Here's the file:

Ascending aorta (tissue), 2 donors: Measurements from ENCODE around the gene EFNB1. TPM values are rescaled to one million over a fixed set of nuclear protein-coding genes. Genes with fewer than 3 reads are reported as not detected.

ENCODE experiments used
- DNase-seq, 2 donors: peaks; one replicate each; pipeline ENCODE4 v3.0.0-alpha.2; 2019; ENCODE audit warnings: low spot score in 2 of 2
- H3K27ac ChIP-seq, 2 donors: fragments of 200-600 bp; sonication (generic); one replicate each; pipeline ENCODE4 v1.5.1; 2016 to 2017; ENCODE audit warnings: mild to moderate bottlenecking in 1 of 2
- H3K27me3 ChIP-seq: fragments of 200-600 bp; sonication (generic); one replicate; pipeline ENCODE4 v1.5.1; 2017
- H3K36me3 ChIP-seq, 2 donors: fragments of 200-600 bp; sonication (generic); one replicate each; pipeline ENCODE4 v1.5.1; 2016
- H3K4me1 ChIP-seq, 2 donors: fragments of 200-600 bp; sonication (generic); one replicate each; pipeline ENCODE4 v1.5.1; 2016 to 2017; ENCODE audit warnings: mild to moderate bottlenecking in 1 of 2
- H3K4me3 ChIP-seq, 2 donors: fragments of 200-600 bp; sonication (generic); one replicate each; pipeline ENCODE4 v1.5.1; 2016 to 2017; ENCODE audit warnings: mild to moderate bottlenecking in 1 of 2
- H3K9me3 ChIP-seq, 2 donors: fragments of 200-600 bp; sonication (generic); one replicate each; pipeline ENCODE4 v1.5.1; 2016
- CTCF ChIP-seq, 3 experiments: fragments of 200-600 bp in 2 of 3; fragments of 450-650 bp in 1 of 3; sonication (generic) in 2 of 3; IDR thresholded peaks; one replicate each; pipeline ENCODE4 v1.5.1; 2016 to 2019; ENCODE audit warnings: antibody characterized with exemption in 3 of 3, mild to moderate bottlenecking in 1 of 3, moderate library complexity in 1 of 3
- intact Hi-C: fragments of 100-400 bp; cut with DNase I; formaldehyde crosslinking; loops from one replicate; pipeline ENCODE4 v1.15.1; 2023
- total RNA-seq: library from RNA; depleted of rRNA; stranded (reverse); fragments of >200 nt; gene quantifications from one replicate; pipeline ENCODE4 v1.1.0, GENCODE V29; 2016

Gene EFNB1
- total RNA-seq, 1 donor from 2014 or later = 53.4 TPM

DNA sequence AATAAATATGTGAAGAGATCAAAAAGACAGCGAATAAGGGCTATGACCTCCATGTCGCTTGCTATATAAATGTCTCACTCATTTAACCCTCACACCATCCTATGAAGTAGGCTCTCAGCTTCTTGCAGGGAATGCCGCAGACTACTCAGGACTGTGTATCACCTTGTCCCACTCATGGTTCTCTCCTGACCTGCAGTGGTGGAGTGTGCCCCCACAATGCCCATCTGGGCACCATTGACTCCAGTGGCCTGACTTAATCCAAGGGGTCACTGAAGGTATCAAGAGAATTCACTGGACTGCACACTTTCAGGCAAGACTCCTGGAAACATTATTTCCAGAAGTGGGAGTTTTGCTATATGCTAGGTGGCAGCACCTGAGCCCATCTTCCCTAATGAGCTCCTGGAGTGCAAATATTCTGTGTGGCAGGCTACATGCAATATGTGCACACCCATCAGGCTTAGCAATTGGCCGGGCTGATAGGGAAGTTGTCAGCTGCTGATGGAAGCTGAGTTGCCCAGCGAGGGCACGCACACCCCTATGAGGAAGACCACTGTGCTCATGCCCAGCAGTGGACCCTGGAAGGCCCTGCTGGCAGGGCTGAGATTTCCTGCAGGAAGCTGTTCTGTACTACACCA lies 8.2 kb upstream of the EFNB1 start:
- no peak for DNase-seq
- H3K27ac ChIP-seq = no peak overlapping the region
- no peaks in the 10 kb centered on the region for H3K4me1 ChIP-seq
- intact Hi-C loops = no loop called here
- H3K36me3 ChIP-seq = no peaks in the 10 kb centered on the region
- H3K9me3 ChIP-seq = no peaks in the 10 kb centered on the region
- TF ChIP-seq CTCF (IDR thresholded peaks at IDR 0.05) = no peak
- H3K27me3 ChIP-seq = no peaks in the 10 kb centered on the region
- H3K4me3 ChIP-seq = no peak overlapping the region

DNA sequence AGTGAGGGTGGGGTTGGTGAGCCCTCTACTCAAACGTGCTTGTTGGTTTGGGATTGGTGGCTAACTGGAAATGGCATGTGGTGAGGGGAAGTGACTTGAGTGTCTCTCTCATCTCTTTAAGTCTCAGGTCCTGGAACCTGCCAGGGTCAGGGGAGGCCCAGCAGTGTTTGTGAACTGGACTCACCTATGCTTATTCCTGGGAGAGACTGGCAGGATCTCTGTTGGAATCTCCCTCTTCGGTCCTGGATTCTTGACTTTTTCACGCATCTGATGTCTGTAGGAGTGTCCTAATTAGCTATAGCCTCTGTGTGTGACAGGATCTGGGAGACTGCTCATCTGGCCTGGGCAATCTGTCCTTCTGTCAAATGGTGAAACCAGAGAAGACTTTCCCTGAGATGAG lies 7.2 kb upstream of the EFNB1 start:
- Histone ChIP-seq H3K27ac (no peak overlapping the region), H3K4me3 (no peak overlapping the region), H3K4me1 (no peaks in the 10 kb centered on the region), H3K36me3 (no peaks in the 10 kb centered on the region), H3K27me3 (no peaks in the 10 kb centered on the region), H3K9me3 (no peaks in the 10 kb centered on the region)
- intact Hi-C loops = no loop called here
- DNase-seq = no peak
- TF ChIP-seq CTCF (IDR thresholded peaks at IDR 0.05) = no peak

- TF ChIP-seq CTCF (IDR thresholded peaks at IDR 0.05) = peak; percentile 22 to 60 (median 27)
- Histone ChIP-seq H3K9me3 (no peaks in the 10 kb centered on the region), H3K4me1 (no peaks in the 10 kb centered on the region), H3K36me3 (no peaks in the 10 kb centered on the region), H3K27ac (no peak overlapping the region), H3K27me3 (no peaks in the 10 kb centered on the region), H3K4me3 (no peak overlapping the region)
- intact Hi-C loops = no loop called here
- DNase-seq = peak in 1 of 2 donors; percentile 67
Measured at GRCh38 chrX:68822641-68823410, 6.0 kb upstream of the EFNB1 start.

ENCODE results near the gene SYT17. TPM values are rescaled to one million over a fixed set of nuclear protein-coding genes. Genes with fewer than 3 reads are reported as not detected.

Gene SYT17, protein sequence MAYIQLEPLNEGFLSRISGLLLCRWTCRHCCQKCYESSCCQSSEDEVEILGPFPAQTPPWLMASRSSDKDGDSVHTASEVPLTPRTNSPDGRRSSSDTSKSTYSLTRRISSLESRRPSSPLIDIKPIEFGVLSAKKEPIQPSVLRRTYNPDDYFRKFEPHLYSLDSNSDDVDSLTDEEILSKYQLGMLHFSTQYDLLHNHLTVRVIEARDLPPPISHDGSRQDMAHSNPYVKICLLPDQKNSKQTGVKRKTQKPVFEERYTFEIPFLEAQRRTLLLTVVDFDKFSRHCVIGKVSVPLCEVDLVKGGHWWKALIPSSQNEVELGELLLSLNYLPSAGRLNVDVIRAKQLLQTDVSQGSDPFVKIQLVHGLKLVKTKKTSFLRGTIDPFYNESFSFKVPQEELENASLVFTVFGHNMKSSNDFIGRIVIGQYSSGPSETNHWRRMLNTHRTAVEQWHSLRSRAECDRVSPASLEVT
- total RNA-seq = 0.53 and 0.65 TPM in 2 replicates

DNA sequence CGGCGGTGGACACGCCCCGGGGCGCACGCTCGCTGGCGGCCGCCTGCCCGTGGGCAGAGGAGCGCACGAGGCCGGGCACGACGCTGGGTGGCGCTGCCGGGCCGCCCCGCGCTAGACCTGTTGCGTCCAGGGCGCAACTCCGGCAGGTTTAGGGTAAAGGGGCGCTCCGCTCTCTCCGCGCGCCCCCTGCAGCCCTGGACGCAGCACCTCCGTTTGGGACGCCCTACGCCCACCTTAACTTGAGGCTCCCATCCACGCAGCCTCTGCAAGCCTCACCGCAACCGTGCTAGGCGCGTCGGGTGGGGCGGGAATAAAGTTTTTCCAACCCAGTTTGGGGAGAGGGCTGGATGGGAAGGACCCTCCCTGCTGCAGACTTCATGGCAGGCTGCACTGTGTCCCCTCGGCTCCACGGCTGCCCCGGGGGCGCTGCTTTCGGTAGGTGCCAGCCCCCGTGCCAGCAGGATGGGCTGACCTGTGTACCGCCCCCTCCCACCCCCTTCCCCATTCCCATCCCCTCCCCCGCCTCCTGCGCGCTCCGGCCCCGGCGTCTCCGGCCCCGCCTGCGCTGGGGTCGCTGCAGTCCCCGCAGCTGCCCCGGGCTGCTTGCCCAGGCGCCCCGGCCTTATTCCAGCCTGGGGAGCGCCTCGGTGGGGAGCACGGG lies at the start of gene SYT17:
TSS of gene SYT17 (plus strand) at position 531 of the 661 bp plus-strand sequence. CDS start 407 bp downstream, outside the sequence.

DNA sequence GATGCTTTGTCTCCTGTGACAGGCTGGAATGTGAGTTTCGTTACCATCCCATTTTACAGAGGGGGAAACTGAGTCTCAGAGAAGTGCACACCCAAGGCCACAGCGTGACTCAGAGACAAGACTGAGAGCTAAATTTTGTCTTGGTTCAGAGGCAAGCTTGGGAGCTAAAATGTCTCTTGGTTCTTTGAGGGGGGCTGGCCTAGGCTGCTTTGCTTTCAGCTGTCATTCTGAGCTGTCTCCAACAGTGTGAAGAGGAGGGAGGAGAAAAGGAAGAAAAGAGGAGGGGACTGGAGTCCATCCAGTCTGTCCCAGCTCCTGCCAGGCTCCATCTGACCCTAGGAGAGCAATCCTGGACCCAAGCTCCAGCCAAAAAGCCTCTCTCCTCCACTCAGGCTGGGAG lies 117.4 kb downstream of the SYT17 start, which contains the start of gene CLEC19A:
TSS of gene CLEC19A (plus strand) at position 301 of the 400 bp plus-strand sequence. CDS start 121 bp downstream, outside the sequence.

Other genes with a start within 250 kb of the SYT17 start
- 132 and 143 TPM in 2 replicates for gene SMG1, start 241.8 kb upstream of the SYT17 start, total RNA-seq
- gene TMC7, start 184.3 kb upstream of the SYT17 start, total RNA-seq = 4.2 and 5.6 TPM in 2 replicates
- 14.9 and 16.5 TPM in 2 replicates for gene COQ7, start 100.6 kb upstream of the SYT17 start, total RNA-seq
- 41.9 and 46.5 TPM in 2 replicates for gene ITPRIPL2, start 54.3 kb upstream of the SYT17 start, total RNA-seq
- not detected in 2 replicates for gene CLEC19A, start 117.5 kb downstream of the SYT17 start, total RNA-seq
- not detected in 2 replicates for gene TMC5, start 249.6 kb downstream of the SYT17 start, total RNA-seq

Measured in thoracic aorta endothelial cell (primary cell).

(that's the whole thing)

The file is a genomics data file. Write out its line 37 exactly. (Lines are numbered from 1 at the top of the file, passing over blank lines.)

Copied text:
- total RNA-seq = 0.53 and 0.65 TPM in 2 replicates